Essays on American politics and foreign policy

By Donald E. Nuechterlein

Donald Nuechterlein is a political scientist and writer who resides near Charlottesville, Virginia. He is the author of numerous books on American politics and foreign policy, including

  • Defiant Superpower: The New American Hegemony, 2005
  • America Recommitted: A Superpower Assesses its Role in a Turbulent World, 2000
  • A Cold War Odyssey, 1997


Donald Nuechterlein


November 2007

The declaration of martial law in Pakistan and suspension of its constitution underline the policy dilemma that the Bush administration faces in Asia: how far should the United States pressure authoritarian governments to adopt western-style democracy if the result could produce political turmoil and civil war?

Since 9-11, George Bush and Condoleezza Rice have urged friendly military-led governments in the Middle East and South Asia to open their political systems, hold national elections, and allow political parties to function openly.

However, we saw during the past year that free elections can have a damaging effect on political stability in some of these countries. Lebanon's voting resulted in large gains for Hesbollah, the Syrian-backed terrorist organization; Palestine's elections produced a majority for Hamas, a terrorist organization committed to Israel's destruction.

Similarly, national balloting in Iraq in 2005 resulted in a Shiite-dominated government that shows little ability to hold the country together or deal effectively with an insurgency. Without the presence of U.S. forces, Iraq would fragment and descend into civil war.

Pakistan and Iran are today the most urgent foreign policy problems facing the United States.


This Muslim country, a part of the British empire until 1947, became a nuclear power in 1999. Unlike its neighbor India, also a colonial possession of Britain until 1947, Pakistan has since then experienced limited success with democratic government. Whenever civilian governments became blatantly corrupt or ineffective, Pakistan's military seized power and imposed authoritarian rule.

President Pervez Musharrif is the most recent military leader to lead a military-run government in Pakistan. Shortly after imposing martial law on November 3, he said that Pakistan was not ready for democracy, that Westerners who said it was did not understand his country. He cautioned: "Please do not expect or demand your level of democracy, which you learned over a number of centuries."

None of Pakistani's governments, civilian or military, has exercised control in the mountainous western regions bordering on Afghanistan. These areas are ruled by tribal chieftains who exercise quasi-autonomy from Pakistan's central government. In the 1980s they provided sanctuary to Taliban and al-Qaeda fighters battling Soviet troops in Afghanistan and, since 9-11, have fought American and allied forces who support the Karzai government.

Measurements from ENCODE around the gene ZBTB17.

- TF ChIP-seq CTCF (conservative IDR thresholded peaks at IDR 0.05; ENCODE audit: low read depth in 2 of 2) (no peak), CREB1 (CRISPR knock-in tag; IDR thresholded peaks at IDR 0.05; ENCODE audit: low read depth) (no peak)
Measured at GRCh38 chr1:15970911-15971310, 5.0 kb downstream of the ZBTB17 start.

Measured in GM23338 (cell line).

Pakistan's political crisis will not be resolved by a military-led government. President Bush and Secretary of State Rice are pressing Musharrif to hold scheduled elections in January 2008 and relinquish his role as military commander. A key question is whether he will allow Benazir Bhutto, his chief rival for power, to lead her large secular party in free elections and become prime minister if she wins.

Meanwhile, the parts of Pakistan not under government control are now safe-havens for al-Qaeda. It trains new terrorists to attack NATO forces in Afghanistan and targets in the Middle East, Europe, and North America.


This Revolutionary Islamic Republic is potentially more dangerous than Pakistan because its government is anti-western and determined to build nuclear weapons. Although it has the trappings of democracy, Iran is a tightly controlled state where the Islamic clergy exercises supreme authority and bans many politicians from running for office.

Iran's drive to become a nuclear power and exercise hegemony in the Persian Gulf area makes it a dangerous threat to Arab neighbors as well as the United States and Europe. Britain, France, Germany and the United States are united in forcing Tehran to abandon its nuclear ambitions, but Russia and China oppose severe sanction because of their economic interests in Iran.

President Bush and Vice President Cheney have warned Iran that the United States will not permit it to acquire nuclear weapons. This threat evokes speculation on whether the president would actually use military power to enforce his warning. At present there is little sentiment in Congress to give the president that authority. But should Iran commit a serious provocation in the Persian Gulf or elsewhere, public and congressional opinion could change quickly.

The final year of a presidential term often finds a lame-duck president unable to deal effectively with international crises. Hopefully, the dangers posed by Pakistan and Iran will not rise to crisis proportions during 2008.

File last modified on Sunday, 18-NOVEMBER-2007 1:03 PM EST

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